Tag Archives: nonpoint source

The Runoff Conundrum

When a summer storm crosses the eastern plains, drowning farmlands in a deluge, more than water ends up flowing into Colorado’s rivers, lakes and streams.

On April 13, 2017, the Colorado Foundation for Water Education was joined by Troy Bauder, with Colorado State University Extension, for a webinar in which part of the discussion centered on nonpoint source pollution. Bauder focuses on working with agricultural producers to reduce nutrient losses on their fields.

Runoff, a nonpoint source, occurs when there is more water than the soil can absorb. Agricultural runoff carries a bit of everything it touches—excess fertilizer, animal waste, soil and more. Water that is not absorbed into the ground moves across the land, picking up whatever it can carry, and drains into surface water and groundwater sources.

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Photo Credit: Lynn Betts

“Ag nutrients—nitrogen (N) and phosphorus (P)—are absolutely required for productive agriculture,” Bauder says. “Of course, we need good management to prevent the accumulation of too much N and P in our soils and to reduce the potential for movement to surface and ground water.”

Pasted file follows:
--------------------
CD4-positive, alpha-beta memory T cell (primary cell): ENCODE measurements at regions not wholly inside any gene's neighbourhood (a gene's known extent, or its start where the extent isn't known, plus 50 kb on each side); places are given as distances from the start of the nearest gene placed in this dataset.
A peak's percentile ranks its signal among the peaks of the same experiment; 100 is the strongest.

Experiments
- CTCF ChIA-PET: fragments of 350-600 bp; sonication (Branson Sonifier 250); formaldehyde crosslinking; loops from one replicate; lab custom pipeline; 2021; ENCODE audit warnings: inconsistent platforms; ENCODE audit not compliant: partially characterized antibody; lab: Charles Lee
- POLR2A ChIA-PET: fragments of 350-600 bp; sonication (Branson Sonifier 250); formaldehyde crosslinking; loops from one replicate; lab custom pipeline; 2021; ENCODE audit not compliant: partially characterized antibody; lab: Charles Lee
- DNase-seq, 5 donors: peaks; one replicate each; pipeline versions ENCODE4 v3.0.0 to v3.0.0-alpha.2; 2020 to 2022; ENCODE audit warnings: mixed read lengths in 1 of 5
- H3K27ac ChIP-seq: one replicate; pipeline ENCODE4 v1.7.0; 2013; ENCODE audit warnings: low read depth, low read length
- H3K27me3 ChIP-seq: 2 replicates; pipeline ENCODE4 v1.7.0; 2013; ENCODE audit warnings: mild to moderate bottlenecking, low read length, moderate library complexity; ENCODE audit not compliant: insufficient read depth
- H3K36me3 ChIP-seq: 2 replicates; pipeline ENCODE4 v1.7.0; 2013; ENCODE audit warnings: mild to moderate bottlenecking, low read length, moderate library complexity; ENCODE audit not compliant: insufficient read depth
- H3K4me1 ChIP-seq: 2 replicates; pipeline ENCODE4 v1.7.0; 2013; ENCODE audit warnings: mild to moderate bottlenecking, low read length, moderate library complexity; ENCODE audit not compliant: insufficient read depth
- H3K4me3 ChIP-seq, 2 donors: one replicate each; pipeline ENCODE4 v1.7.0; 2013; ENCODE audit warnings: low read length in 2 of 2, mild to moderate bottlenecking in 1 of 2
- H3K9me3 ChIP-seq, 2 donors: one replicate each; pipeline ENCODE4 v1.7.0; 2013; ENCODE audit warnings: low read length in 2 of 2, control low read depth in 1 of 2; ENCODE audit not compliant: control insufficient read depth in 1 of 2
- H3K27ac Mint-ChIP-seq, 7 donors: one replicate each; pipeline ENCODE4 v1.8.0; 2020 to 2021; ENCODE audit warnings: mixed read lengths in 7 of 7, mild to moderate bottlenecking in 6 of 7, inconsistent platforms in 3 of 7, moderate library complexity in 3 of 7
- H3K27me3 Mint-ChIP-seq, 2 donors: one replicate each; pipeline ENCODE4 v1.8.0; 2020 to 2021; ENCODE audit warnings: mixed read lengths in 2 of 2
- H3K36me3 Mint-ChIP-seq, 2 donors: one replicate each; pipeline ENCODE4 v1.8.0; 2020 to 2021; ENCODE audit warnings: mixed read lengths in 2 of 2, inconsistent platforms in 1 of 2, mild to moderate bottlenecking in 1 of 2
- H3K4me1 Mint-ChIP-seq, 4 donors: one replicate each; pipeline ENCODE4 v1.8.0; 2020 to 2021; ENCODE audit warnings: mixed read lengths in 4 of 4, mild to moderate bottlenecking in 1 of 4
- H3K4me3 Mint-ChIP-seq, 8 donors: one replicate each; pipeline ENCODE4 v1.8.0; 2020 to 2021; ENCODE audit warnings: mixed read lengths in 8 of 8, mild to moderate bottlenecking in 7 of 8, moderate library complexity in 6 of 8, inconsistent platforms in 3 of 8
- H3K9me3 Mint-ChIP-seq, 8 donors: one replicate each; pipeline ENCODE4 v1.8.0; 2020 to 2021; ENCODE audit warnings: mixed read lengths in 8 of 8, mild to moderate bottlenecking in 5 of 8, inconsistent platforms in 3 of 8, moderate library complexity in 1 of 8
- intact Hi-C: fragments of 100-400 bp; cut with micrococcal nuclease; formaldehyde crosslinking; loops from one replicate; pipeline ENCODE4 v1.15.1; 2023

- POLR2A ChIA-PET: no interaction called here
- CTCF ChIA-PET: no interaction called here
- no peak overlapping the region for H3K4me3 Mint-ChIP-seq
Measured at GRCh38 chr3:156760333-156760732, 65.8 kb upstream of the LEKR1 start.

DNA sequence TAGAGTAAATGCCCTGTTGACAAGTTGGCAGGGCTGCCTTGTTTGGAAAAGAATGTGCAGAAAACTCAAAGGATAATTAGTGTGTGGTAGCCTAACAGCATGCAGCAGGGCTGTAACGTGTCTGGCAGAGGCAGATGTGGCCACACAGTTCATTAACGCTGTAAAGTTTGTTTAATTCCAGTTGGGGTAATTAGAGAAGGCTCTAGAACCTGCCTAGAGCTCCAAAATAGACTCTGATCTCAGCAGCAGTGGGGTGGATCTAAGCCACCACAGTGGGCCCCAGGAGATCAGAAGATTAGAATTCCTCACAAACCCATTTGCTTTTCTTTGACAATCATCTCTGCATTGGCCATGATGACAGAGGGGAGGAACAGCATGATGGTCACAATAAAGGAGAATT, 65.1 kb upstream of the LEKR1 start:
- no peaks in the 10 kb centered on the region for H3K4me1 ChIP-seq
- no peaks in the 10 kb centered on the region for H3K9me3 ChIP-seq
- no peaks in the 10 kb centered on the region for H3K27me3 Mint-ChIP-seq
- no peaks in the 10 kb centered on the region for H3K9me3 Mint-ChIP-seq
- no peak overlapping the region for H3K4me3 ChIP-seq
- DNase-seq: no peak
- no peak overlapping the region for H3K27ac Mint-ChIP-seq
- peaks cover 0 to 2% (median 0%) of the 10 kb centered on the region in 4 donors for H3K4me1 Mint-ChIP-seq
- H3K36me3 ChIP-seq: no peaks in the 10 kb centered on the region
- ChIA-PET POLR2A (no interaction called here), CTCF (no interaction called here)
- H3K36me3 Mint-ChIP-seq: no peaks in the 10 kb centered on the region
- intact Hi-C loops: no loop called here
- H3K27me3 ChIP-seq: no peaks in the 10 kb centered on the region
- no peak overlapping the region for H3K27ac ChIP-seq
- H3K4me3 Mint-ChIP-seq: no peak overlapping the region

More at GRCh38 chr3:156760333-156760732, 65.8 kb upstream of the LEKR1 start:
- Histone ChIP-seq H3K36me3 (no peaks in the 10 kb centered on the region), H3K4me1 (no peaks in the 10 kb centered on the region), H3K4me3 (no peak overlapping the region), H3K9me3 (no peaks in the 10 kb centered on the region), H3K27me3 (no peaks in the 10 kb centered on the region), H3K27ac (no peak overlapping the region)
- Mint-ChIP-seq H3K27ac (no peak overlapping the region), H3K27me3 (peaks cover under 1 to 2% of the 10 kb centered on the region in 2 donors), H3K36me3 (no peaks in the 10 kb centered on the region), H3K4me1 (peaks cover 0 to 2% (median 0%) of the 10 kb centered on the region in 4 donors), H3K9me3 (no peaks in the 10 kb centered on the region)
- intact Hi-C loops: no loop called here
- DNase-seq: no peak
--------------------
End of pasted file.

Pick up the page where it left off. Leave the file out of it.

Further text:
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Photo Credit: Dr. Jennifer L. Graham

When nitrogen and phosphorus—two nutrients found in agricultural runoff—are deposited in excess in water bodies, it leads to algal blooms, reduced dissolved oxygen content, which is harmful to aquatic plants and animals, and can compromise drinking water supplies.

If rain falls on 30 farms, with 20 of them using fertilizers to supplement nutrients in the soil, and the excess of these nutrients finds its way into the runoff, who is to blame for compromising water quality? Who is responsible for nutrient pollution? Since no one farm can be blamed for the degradation of water quality, agricultural runoff is a challenging nonpoint source pollutant to manage and regulate.

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Photo Credit: USDA

Colorado’s Regulation 85, a nutrient policy passed in 2012, regulates point sources of nitrogen, phosphorous and chlorophyll a in surface water, setting discharge limits and requiring monitoring; however, Regulation 85 currently allows for a voluntary, incentivized, approach for reducing nutrient pollution that originates in nonpoint source pollution.

“We’ve partnered with CDPHE [the Colorado Department of Public Health and Environment] to produce some resources and an outreach program called Colorado AG Water Quality,” Bauder continues. “The purpose of this outreach effort is to get the word out to growers about how Reg. 85 could potentially affect them.”

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Photo Credit: USDA

Taking ownership of nutrient pollution and implementing best management practices gives agriculture the opportunity to avoid stringent state regulations. In 2022, the current, voluntary, approach will be evaluated to determine if progress has been made with the implementation and adoption of best management practices (BMP) as they relate to nonpoint source pollution, agriculture and water quality. Additional regulations may be considered depending on the results.